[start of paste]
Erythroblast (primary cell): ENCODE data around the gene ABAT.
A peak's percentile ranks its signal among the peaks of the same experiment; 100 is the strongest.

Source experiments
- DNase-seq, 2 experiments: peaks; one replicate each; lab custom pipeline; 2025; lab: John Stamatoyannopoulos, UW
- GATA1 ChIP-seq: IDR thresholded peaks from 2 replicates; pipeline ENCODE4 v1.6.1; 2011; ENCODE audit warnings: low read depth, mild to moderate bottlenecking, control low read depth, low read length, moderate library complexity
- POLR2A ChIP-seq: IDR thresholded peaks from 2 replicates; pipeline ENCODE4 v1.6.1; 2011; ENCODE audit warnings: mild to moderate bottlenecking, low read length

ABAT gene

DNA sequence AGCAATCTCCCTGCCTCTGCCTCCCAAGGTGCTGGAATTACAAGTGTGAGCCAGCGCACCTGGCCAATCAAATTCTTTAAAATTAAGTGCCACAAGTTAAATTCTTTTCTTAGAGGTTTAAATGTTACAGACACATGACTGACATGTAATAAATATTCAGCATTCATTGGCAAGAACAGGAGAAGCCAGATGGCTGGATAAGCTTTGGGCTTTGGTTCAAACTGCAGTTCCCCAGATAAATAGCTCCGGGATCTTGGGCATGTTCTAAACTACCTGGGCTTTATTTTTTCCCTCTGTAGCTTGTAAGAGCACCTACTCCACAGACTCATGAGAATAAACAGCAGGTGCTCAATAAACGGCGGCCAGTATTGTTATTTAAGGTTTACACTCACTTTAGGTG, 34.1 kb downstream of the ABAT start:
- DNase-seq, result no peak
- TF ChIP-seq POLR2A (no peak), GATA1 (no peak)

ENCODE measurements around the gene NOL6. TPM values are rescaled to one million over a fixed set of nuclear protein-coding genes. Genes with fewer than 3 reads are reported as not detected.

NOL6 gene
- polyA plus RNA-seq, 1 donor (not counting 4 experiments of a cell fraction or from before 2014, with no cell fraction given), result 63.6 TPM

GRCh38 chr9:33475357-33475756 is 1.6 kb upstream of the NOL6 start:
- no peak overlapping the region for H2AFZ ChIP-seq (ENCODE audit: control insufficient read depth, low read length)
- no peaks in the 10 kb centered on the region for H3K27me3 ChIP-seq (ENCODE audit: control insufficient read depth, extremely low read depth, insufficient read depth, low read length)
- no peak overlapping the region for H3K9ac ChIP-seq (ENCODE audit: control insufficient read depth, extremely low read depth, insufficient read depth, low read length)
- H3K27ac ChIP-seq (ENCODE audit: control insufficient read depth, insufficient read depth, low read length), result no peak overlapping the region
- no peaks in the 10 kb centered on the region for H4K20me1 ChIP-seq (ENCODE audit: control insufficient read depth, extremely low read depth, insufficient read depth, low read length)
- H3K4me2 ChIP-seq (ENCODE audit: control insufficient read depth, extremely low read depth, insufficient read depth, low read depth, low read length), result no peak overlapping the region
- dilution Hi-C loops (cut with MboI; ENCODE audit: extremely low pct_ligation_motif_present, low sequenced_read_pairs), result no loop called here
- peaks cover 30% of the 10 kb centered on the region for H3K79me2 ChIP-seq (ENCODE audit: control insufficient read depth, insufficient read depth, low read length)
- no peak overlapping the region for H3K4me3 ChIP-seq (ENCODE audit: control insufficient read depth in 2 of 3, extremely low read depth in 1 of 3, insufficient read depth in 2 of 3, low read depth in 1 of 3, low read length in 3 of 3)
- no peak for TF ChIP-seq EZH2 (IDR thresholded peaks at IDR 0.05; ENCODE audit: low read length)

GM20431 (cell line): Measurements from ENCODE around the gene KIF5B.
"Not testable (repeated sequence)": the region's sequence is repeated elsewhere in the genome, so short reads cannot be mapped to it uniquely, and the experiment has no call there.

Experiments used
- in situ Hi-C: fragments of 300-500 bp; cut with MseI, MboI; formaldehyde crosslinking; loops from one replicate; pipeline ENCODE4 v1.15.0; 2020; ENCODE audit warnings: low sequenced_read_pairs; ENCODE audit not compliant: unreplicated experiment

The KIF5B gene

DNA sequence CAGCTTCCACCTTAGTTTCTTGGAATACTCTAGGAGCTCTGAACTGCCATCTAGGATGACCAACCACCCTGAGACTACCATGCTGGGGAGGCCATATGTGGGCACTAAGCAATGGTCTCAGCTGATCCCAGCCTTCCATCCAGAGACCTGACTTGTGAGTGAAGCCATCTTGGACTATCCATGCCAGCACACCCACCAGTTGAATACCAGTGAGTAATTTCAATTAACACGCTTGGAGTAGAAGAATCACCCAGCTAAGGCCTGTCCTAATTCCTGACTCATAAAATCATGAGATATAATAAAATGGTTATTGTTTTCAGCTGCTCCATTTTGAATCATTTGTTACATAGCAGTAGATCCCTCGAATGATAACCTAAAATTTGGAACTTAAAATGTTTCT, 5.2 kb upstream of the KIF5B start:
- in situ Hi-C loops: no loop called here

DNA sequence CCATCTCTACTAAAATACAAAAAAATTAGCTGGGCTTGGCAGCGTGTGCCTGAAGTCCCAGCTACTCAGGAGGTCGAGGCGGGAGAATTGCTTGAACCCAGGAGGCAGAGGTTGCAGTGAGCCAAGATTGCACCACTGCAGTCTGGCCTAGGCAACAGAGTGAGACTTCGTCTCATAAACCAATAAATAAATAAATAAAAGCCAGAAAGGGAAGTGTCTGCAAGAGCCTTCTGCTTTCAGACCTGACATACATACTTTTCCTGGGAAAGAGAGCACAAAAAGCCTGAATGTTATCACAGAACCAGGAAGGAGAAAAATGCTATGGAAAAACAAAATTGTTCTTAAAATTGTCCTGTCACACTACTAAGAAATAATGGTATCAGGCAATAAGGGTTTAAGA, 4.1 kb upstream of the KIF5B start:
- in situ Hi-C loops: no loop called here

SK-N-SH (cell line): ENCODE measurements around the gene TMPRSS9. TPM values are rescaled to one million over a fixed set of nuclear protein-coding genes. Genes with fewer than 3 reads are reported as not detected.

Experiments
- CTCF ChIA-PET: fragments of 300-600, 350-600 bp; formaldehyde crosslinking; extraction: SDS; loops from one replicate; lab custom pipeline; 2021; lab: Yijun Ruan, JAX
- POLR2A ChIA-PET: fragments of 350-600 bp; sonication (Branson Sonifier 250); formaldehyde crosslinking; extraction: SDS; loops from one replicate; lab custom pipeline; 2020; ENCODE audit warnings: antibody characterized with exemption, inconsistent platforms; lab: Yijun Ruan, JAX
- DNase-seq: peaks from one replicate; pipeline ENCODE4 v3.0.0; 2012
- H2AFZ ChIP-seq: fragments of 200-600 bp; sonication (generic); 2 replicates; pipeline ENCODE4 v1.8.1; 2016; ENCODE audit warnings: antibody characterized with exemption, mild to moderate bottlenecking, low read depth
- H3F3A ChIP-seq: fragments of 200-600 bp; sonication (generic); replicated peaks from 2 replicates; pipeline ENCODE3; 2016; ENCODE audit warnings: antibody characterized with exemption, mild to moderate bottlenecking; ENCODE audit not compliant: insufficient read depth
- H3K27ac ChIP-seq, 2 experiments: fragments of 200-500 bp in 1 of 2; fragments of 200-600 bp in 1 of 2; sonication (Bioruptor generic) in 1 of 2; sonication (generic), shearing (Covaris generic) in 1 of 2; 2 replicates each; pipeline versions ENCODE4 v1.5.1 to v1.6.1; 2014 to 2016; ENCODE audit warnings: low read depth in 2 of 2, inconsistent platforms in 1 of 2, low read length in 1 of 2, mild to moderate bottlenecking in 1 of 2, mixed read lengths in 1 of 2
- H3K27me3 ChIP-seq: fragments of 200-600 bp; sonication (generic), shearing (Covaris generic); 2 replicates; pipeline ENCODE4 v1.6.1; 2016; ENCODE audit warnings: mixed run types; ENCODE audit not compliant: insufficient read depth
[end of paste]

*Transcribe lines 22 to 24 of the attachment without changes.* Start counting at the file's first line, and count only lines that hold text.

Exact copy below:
- peaks cover 30% of the 10 kb centered on the region for H3K79me2 ChIP-seq (ENCODE audit: control insufficient read depth, insufficient read depth, low read length)
- no peak overlapping the region for H3K4me3 ChIP-seq (ENCODE audit: control insufficient read depth in 2 of 3, extremely low read depth in 1 of 3, insufficient read depth in 2 of 3, low read depth in 1 of 3, low read length in 3 of 3)
- no peak for TF ChIP-seq EZH2 (IDR thresholded peaks at IDR 0.05; ENCODE audit: low read length)